You can’t carve a good bird if you don’t cook a good bird, and you can’t cook a good bird if you don’t brine it.
Brining poultry packs moisture into the bird. It should be second nature to you by now. But if it’s not, here are step-by-step instructions on how I do it.
The size of the vessel you use for brining will depend on the size of your bird. A 16-pound turkey and fits easily into this medium-sized, scrupulously clean ice chest. I put in the turkey and add some herbs and spices. The easiest thing to use is the pre-mixed seasoning blends called “poultry rub.” Add loads of salt until the water is salty like the sea. (A basic rule of thumb for a brine is 4 tablespoons kosher salt to every 5 cups of water.) Then fill the cooler up with ice and water. Let it sit overnight, keeping the temperature below 40°F for the duration.
Remove the turkey from your brine mix and discard the liquid. Place the turkey on a rack to drain and pat dry. At this point, you can add some additional rub if you like, or simply let it be. I prefer to let it be and put the turkey in the basket of my Big Easy™, and then I put it in the smoker with the temperature on high and my food temperature set to 160°F. I decided I wanted some rosemary smoke so I put some dried rosemary sticks in the smoker chute and sat back and waited.
Roughly four hours later the internal temperature reached my goal of 160°F and I knew the residual heat would take my turkey well past 170°F. I removed it and let it rest. I gathered and saved the residual juices because I have a use for those later.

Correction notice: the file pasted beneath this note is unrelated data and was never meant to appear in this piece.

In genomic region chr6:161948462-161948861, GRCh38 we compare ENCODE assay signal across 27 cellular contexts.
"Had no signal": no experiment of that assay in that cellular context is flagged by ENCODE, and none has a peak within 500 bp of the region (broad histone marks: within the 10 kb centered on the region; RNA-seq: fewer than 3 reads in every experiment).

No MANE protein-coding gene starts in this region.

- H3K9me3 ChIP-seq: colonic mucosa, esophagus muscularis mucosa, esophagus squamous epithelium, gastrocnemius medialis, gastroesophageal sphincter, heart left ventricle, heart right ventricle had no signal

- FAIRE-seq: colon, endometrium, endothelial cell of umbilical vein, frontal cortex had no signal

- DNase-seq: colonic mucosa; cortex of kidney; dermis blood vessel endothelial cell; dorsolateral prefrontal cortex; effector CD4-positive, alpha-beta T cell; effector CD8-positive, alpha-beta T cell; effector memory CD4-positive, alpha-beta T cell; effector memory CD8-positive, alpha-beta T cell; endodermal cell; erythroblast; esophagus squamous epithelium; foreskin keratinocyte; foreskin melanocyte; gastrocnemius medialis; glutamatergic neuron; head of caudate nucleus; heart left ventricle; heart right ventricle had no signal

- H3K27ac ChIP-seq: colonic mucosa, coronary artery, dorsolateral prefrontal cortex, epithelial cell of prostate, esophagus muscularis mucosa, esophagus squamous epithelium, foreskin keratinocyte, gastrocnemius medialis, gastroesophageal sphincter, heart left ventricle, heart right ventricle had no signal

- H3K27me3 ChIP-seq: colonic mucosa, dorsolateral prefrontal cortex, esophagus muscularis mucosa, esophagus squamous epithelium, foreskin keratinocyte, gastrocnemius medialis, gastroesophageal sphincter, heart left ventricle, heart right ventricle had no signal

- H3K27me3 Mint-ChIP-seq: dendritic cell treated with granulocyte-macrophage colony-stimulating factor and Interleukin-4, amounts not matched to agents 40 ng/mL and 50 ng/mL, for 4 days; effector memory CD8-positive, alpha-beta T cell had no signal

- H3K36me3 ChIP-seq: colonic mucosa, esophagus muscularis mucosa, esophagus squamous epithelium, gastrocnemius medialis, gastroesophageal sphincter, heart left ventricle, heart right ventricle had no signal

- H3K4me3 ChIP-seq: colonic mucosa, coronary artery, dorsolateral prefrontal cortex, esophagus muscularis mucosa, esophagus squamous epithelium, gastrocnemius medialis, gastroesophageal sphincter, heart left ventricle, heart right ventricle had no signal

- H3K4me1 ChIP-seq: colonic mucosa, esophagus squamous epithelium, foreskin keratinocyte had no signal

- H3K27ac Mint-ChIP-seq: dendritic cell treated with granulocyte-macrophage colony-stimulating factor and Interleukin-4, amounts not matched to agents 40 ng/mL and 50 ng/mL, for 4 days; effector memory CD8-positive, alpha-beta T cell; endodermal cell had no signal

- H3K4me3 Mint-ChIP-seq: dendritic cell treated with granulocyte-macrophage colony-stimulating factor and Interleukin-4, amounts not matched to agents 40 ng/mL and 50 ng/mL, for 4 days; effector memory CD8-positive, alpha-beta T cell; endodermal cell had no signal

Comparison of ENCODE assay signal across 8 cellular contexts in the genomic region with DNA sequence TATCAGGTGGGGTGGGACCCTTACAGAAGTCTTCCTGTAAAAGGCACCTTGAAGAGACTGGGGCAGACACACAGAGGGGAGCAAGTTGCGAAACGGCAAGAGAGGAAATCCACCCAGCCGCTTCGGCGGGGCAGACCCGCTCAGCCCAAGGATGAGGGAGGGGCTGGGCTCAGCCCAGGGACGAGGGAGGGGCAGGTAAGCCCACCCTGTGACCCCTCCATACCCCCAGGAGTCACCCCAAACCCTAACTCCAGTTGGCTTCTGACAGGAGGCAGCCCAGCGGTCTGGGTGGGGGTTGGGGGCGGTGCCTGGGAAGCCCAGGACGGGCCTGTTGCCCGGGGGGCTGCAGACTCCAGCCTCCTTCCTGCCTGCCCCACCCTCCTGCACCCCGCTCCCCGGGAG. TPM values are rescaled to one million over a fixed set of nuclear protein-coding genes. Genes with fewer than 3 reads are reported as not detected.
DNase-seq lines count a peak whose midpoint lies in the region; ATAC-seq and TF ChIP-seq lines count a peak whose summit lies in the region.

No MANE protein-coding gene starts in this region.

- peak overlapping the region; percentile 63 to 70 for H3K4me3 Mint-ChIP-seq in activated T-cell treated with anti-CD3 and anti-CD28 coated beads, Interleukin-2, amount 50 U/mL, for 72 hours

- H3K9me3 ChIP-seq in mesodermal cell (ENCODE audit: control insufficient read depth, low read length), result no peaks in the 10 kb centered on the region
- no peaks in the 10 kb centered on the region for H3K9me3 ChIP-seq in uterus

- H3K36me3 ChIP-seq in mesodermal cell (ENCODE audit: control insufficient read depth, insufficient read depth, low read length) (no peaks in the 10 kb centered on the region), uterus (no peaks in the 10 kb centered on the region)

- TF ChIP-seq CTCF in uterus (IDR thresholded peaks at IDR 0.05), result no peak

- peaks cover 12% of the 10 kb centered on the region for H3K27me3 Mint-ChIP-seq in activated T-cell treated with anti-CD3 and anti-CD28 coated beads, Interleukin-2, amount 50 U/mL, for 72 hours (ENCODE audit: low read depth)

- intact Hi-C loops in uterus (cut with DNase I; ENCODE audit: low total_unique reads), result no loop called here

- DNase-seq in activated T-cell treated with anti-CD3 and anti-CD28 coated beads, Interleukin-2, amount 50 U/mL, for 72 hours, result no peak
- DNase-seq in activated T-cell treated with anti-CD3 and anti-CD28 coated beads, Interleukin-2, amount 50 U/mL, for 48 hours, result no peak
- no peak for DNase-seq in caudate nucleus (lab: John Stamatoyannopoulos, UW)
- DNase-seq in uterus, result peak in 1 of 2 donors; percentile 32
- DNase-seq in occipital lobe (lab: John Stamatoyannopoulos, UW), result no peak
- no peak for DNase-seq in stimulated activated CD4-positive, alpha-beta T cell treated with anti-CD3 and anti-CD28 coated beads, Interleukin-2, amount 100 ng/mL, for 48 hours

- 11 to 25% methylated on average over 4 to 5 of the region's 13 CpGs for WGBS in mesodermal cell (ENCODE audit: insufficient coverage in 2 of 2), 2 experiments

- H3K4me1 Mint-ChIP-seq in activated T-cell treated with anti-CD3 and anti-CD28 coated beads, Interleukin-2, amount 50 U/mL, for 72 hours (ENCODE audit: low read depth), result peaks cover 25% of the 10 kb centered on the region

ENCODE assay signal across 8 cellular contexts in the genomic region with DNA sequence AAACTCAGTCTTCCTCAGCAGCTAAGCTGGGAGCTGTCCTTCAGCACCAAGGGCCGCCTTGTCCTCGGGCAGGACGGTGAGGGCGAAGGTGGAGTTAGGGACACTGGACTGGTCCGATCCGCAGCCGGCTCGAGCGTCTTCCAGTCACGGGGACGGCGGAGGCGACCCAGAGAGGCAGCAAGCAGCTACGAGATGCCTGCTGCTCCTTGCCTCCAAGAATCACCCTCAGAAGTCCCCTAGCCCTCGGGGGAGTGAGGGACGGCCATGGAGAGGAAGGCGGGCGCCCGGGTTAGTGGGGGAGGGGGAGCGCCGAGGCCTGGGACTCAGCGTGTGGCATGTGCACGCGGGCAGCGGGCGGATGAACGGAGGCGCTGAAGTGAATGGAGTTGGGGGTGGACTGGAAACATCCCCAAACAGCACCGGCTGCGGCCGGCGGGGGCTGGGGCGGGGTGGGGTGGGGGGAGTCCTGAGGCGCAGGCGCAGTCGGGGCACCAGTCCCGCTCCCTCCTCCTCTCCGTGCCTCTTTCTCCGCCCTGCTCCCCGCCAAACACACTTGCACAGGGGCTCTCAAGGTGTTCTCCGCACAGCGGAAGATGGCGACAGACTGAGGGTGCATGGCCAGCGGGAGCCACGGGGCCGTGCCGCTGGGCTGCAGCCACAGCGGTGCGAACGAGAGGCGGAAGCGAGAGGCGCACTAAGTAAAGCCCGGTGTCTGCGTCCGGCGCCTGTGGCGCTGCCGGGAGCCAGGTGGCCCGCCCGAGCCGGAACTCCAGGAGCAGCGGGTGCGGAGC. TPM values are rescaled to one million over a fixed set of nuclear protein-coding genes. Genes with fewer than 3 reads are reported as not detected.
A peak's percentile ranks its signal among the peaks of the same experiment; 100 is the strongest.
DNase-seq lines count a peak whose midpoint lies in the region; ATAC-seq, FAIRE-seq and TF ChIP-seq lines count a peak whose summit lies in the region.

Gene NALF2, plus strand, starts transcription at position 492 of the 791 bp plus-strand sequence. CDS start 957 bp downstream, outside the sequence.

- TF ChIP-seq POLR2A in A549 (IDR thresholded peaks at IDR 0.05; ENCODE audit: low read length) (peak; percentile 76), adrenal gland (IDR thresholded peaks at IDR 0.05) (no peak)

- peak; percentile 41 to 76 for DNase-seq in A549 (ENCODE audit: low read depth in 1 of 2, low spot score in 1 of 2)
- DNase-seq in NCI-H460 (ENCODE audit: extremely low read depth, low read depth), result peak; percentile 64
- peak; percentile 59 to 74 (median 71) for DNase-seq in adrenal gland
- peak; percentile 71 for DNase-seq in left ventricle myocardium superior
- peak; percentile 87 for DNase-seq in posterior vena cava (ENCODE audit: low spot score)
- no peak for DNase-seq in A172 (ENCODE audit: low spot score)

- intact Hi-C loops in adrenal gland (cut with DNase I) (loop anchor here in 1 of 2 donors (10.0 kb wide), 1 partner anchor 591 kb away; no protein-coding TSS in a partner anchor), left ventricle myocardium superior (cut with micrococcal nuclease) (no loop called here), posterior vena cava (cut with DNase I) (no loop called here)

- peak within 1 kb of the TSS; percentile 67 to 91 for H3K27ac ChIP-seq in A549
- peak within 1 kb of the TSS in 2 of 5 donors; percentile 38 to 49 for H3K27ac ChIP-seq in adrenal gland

Now to the carving, which some people find nerve wracking. It’s really fairly simple. First you remove the leg and thigh by cutting through the skin next to the body of the bird and pulling the leg slightly until the ball joint that connects the leg and thigh to the carcass pops out. Now that you can see the joint, simply cut through it to release the leg and thigh. Feel for the joint that connects the leg to the thigh and cut through that to separate the two pieces. If you’re so inclined, this would also be a good point to do the hokey pokey and turn it all about.
Now the tricky part – carving the breast. Find the breast bone with your knife and slice down into it until you reach the bottom of the rib cage. Then slice across horizontally and remove the whole breast. You now have the breast removed and can slice it into serving-sized pieces. Repeat this process for the other side and you will have your whole turkey carved in no time, leaving you with a perfect carcass to go into the stock pot. But that’s another post…
Now pour all those wonderful juices you saved back over the top of your platter of perfectly carved turkey. And if you thought ahead, like I did, and you made a stock out of the neck and giblets you also have this wonderful liquid to further enhance the juiciness of your already juicy turkey.